c.1570 Occupied by Thomas Maunser, grandson or great grandson of Sir Robert Maunser, ironmaster of High Town, Wadhurst (c.1483)
1584 Arthur Langworth (O) of Buxted, gent. to Edward Orwell (O), Registrar of the Archbishop of Canterbury’s Court of Arches. The Langworth brothers had many links with the Archbishops of Canterbury.
1631 Edward Orwell the Younger (O), Archbishop’s Registrar to sister Joan Hill (O) and her son William Hill (O) on death of EO. The Hills probably had London business interests.
1661 Edward Hill (O), gent. of Castle Barr, co.Mayo to William Peake (O), merchant of Lewes
1685 William Peake (O) to brother- in-law Simon Snell (O), merchant and tobacconist of London, on death of WP.
1708 Simon Snell (O) to son William Snell (O), merchant.
1709 William Snell (O) to Thomas Michell (O), gent. of London
1713 Thomas Michell (O) to Henry Colgate, miller of Uckfield. The Colgates, who were also yeoman farmers, had occupied Bridge Cottage since at least 1662 and now became its owners.
1799 (October) William Wood, husband of Elizabeth (nee Colgate) is drowned by the flooding of the River Uck. Bridge Farm and Bridge Cottage pass to the Streatfeilds (O) and by 1829 are part of the Rocks Estate.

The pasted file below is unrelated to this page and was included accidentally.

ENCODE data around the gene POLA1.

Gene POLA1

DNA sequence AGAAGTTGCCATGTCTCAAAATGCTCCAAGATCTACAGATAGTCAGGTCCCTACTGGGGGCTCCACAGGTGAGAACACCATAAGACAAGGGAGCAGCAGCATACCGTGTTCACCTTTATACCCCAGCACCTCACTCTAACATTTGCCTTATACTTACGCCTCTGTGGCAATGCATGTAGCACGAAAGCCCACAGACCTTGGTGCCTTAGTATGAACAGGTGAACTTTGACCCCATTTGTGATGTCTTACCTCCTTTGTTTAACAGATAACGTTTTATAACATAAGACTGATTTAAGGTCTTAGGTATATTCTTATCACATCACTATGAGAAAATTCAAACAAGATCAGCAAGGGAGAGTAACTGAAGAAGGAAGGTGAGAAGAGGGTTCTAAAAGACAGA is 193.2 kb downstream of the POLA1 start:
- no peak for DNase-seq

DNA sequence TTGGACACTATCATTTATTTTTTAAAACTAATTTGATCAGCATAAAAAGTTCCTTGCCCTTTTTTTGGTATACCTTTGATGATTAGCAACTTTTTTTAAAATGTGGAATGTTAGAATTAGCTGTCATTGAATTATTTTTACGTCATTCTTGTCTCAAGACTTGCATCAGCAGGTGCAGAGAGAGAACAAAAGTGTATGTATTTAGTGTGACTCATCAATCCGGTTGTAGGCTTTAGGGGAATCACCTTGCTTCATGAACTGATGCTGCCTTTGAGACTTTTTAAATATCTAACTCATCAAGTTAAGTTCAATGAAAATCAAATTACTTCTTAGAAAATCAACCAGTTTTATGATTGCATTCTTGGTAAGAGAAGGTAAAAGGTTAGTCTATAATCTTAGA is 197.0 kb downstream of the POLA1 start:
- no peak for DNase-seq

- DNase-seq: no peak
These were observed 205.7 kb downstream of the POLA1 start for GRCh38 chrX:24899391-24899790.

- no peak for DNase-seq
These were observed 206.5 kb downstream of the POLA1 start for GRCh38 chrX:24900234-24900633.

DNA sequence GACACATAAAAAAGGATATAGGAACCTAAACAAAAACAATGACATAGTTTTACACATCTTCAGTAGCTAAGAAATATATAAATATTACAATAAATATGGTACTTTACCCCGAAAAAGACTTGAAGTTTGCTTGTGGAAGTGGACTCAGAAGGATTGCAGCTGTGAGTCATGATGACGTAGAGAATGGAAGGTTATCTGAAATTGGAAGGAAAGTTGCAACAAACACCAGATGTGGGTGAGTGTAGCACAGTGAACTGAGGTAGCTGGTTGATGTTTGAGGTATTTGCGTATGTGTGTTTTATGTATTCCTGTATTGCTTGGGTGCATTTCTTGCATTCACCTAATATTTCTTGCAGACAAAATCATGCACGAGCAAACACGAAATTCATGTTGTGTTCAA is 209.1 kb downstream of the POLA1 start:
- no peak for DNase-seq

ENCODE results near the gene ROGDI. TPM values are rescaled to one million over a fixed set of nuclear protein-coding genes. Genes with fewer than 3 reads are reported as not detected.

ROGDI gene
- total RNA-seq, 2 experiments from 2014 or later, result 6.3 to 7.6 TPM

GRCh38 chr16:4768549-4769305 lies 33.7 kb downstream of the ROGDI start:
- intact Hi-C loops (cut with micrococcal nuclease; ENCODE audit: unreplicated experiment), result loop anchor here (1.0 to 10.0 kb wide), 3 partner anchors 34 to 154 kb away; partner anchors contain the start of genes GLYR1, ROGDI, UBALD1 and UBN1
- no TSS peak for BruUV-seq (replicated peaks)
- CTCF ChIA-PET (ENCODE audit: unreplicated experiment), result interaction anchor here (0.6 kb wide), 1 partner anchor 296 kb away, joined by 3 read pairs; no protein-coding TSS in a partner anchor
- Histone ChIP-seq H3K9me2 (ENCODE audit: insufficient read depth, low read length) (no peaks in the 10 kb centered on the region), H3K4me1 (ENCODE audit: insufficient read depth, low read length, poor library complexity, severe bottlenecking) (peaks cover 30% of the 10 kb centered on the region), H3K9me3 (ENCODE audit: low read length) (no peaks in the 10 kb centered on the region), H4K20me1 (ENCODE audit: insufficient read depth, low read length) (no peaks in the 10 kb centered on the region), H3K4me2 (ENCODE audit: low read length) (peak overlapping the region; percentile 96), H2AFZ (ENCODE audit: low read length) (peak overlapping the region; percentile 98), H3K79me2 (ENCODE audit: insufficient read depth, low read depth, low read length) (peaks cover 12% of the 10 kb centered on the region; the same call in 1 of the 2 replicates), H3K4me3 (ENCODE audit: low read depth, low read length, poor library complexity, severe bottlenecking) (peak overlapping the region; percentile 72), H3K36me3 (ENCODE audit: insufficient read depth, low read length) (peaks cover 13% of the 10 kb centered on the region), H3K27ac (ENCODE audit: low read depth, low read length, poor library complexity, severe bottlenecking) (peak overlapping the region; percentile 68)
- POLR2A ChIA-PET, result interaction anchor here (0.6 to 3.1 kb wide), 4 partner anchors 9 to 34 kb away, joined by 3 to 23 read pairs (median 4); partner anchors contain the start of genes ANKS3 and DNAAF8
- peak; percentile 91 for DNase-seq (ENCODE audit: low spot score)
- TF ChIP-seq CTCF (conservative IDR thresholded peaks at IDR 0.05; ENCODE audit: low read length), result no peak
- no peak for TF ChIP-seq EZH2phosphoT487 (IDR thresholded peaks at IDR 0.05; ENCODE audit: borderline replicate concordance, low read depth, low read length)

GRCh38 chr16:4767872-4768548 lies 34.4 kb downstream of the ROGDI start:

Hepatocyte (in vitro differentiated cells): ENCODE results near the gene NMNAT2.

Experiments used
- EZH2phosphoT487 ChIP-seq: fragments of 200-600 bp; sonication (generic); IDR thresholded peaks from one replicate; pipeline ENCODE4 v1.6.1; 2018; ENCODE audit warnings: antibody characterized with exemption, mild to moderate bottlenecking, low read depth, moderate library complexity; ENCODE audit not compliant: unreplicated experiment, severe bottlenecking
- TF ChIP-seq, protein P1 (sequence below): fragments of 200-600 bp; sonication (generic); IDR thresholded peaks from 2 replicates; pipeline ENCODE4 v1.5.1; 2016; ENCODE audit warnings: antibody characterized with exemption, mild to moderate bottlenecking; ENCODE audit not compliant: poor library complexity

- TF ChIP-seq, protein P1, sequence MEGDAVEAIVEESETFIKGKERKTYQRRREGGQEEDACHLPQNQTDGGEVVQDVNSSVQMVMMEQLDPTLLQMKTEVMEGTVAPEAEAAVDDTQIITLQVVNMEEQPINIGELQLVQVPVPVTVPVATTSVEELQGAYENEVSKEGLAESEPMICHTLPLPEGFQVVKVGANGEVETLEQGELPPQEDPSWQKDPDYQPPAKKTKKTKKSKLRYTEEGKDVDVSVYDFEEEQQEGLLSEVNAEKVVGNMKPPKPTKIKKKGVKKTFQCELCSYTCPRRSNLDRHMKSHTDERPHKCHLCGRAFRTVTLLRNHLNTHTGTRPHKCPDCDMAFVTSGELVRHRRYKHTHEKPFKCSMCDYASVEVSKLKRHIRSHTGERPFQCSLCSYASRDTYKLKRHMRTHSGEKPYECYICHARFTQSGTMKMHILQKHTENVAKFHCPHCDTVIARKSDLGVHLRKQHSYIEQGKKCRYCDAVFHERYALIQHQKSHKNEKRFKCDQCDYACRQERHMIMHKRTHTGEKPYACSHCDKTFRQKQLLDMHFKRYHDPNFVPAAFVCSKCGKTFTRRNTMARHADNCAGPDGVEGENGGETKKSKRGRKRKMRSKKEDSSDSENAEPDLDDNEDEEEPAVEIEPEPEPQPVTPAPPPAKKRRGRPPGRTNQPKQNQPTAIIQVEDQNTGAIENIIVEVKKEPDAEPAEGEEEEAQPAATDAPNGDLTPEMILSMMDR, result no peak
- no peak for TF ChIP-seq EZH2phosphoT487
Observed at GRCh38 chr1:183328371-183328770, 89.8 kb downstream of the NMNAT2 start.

The 19th Century
1841 The census returns show the families of John Sawyers and John Dray, agricultural labourers (probably at Bridge Farm) occupying Bridge Cottage.
1851 – 1881 In 1851, there are 20 occupants of Bridge Cottage, mostly paupers, labourers and charwomen. Names particularly associated with this period are Miles (1851 and 1861) and Wren (1851 to 1881).
The Morrises, the Johnstons and Others
The first Morrises appear at Bridge Cottage in 1887 and the first Johnstons in 1896. The Morrises finally leave No. 51 (later No.1) High Street in 1957 and the Johnstons No. 53 (later No.3) High Street in 1966, a few years before the Preservation Society assumes responsibility for maintaining the deserted building. The Winns are the tenants of No.51 between 1924 and 1934.
Names marked (O) were owners but not occupiers.